• SC.912.L.15.13 Describe the conditions required for natural selection, including: overproduction of offspring, inherited variation, and the struggle to survive, which result in differential reproductive success.

  • SC.912.L.15.14 Discuss mechanisms of evolutionary change other than natural selection such as genetic drift and gene flow.

  • SC.912.L.15.15 Describe how mutation and genetic recombination increase genetic variation.

Big Idea 16: Heredity and Reproduction

  • SC.912.L.16.1 Use Mendel's laws of segregation and independent assortment to analyze patterns of inheritance.

  • SC.912.L.16.2 Discuss observed inheritance patterns caused by various modes of inheritance, including dominant, recessive, codominant, sex-linked, polygenic, and multiple alleles.

  • SC.912.L.16.3 Describe the basic process of DNA replication and how it relates to the transmission and conservation of the genetic information.

  • SC.912.L.16.4 Explain how mutations in the DNA sequence may or may not result in phenotypic change. Explain how mutations in gametes may result in phenotypic changes in offspring.

  • SC.912.L.16.5 Explain the basic processes of transcription and translation, and how they result in the expression of genes.

  • SC.912.L.16.8 Explain the relationship between mutation, cell cycle, and uncontrolled cell growth potentially resulting in cancer.

  • SC.912.L.16.9 Explain how and why the genetic code is universal and is common to almost all organisms.

  • SC.912.L.16.10 Evaluate the impact of biotechnology on the individual, society and the environment, including medical and ethical issues.
    Fact checking GMOs text page, free

  • SC.912.L.16.13 Describe the basic anatomy and physiology of the human reproductive system. Describe the process of human development from fertilization to birth and major changes that occur in each trimester of pregnancy.

  • SC.912.L.16.14 Describe the cell cycle, including the process of mitosis. Explain the role of mitosis in the formation of new cells and its importance in maintaining chromosome number during asexual reproduction.

  • SC.912.L.16.16 Describe the process of meiosis, including independent assortment and crossing over. Explain how reduction division results in the formation of haploid gametes or spores.

  • SC.912.L.16.17 Compare and contrast mitosis and meiosis and relate to the processes of sexual and asexual reproduction and their consequences for genetic variation.

Big Idea 17: Interdependence

  • SC.912.L.17.2 Explain the general distribution of life in aquatic systems as a function of chemistry, geography, light, depth, salinity, and temperature.

  • SC.912.L.17.4 Describe changes in ecosystems resulting from seasonal variations, climate change and succession.

  • SC.912.L.17.5 Analyze how population size is determined by births, deaths, immigration, emigration, and limiting factors (biotic and abiotic) that determine carrying capacity.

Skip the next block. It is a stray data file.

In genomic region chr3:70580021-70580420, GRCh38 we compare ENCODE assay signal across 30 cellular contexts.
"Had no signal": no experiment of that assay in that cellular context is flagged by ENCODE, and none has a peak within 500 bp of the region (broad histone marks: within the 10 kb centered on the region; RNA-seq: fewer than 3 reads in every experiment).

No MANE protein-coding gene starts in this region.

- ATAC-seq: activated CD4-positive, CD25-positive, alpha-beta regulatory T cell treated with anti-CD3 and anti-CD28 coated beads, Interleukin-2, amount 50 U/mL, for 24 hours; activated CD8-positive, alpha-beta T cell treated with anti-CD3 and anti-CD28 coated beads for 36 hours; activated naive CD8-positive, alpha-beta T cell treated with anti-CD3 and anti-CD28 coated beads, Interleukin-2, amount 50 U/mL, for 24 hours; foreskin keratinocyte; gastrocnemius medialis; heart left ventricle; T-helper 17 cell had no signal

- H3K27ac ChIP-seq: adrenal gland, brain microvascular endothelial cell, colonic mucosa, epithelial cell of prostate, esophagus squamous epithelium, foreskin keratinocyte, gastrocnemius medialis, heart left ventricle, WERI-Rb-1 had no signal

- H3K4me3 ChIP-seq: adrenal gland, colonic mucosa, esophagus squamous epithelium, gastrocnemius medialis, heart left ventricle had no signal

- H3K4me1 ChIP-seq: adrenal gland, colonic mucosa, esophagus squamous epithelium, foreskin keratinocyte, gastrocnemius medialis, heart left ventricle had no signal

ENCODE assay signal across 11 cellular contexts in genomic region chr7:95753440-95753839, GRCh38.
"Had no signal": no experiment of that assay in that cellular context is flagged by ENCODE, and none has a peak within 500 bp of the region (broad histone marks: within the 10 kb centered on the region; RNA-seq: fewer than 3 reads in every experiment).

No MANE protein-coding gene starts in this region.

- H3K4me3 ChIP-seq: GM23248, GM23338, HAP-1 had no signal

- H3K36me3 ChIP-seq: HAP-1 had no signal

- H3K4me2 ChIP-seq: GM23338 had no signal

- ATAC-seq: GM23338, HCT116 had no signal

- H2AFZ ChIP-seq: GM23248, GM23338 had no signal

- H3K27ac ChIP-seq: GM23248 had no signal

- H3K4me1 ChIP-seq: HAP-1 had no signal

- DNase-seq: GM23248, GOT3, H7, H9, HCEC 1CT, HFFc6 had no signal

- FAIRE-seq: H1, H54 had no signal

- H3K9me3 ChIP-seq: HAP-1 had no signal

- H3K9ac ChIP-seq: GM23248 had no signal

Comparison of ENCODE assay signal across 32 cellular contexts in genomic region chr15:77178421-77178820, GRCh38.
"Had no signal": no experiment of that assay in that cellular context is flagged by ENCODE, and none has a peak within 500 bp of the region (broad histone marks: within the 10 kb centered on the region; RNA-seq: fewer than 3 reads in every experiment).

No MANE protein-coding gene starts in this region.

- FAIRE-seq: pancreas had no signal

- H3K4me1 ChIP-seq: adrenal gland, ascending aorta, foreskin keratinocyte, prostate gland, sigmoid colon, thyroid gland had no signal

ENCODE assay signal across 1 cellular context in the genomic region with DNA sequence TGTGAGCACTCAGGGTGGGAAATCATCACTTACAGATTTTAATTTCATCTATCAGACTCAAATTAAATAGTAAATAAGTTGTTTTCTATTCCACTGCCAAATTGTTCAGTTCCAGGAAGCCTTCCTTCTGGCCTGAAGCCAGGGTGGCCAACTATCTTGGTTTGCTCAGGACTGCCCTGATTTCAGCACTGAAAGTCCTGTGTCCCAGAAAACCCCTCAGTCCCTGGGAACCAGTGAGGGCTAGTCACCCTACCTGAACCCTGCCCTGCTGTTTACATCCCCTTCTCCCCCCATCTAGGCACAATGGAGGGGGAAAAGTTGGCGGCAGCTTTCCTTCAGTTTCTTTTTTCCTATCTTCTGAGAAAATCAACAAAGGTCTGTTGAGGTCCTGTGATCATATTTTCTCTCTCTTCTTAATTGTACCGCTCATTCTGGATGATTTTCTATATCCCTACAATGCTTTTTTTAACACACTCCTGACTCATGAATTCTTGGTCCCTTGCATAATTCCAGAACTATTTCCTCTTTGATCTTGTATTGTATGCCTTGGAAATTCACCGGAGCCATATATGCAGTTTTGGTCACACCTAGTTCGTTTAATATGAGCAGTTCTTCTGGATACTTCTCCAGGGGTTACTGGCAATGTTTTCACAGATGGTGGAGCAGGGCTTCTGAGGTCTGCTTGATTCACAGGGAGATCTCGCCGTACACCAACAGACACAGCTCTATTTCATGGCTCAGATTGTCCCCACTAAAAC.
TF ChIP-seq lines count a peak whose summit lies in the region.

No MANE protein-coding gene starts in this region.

Quadrats and Population Sampling video, ClosedCaptions

  • SC.912.L.17.8 Recognize the consequences of the losses of biodiversity due to catastrophic events, climate changes, human activity, and the introduction of invasive, non-native species.

  • SC.912.L.17.9 Use a food web to identify and distinguish producers, consumers, and decomposers. Explain the pathway of energy transfer through trophic levels and the reduction of available energy at successive trophic levels.
    Scavengers and Decomposers video, ClosedCaptions
    Secondary Consumers video, ClosedCaptions
    Producers video
    Primary Consumers video, ClosedCaptions
    Food Web Tag text page
    What is a Food Web? text page

  • SC.912.L.17.11 Evaluate the costs and benefits of renewable and nonrenewable resources, such as water, energy, fossil fuels, wildlife, and forests.

  • SC.912.L.17.13 Discuss the need for adequate monitoring of environmental parameters when making policy decisions.

  • SC.912.L.17.20 Predict the impact of individuals on environmental systems and examine how human lifestyles affect sustainability.

Big Idea 18: Matter and Energy Transformations

  • SC.912.L.18.1 Describe the basic molecular structures and primary functions of the four major categories of biological macromolecules.

  • SC.912.L.18.7 Identify the reactants, products, and basic functions of photosynthesis.

  • SC.912.L.18.8 Identify the reactants, products, and basic functions of aerobic and anaerobic cellular respiration.

  • SC.912.L.18.9 Explain the interrelated nature of photosynthesis and cellular respiration.

  • SC.912.L.18.10 Connect the role of adenosine triphosphate (ATP) to energy transfers within a cell.

  • SC.912.L.18.11 Explain the role of enzymes as catalysts that lower the activation energy of biochemical reactions. Identify factors, such as pH and temperature, and their effect on enzyme activity.

  • SC.912.L.18.12 Discuss the special properties of water that contribute to Earth's suitability as an environment for life: cohesive behavior, ability to moderate temperature, expansion upon freezing, and versatility as a solvent.